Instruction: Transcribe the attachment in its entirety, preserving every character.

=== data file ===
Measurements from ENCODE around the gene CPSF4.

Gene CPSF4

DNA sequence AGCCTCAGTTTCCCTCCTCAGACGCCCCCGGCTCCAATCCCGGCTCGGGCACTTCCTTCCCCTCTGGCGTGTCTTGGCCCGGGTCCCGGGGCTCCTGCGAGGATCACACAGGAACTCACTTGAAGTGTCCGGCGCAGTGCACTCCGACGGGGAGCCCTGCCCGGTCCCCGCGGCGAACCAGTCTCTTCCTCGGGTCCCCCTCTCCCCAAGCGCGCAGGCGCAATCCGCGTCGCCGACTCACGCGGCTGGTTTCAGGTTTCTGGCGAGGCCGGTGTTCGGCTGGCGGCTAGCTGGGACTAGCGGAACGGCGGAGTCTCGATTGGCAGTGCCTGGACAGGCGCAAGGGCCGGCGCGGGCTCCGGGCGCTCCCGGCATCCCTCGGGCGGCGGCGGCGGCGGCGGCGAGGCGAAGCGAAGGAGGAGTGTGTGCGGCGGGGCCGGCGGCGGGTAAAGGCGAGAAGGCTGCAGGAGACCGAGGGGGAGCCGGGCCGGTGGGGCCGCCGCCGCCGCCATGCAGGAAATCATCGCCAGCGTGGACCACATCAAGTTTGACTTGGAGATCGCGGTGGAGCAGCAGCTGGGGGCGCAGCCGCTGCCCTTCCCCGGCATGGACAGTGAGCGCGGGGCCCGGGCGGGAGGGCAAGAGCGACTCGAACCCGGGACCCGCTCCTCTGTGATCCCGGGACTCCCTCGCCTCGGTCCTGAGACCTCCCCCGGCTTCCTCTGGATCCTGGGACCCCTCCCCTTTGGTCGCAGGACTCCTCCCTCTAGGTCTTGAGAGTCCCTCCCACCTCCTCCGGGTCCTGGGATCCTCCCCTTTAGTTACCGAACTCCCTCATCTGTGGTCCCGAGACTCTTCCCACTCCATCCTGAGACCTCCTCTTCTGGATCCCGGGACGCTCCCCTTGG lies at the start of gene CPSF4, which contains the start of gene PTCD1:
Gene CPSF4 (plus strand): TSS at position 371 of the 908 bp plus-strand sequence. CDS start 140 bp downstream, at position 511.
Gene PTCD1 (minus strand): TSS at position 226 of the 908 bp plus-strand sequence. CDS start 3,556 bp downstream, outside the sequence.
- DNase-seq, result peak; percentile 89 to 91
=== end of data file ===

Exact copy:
Measurements from ENCODE around the gene CPSF4.

Gene CPSF4

DNA sequence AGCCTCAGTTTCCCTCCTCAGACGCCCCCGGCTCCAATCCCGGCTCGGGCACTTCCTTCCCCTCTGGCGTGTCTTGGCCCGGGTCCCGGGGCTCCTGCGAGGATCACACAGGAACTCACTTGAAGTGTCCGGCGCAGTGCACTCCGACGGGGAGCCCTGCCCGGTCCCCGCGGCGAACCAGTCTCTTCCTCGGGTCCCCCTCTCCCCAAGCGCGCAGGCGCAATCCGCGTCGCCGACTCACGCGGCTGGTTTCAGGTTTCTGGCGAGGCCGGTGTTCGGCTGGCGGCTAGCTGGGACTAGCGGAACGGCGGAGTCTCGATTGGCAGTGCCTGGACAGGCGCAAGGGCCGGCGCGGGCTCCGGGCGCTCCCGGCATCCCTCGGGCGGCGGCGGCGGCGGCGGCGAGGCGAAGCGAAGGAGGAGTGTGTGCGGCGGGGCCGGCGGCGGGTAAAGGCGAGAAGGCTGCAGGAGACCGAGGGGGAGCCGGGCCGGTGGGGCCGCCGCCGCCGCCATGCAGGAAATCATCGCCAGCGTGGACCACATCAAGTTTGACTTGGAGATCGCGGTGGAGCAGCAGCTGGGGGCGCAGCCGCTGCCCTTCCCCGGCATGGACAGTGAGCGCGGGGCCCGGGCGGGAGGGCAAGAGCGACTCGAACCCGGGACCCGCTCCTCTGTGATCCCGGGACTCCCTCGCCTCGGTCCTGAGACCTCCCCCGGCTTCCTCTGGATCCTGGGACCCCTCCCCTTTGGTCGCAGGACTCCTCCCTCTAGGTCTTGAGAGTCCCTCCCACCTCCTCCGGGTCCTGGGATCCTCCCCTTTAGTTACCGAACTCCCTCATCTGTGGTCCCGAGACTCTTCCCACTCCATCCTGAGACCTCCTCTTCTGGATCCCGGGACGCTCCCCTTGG lies at the start of gene CPSF4, which contains the start of gene PTCD1:
Gene CPSF4 (plus strand): TSS at position 371 of the 908 bp plus-strand sequence. CDS start 140 bp downstream, at position 511.
Gene PTCD1 (minus strand): TSS at position 226 of the 908 bp plus-strand sequence. CDS start 3,556 bp downstream, outside the sequence.
- DNase-seq, result peak; percentile 89 to 91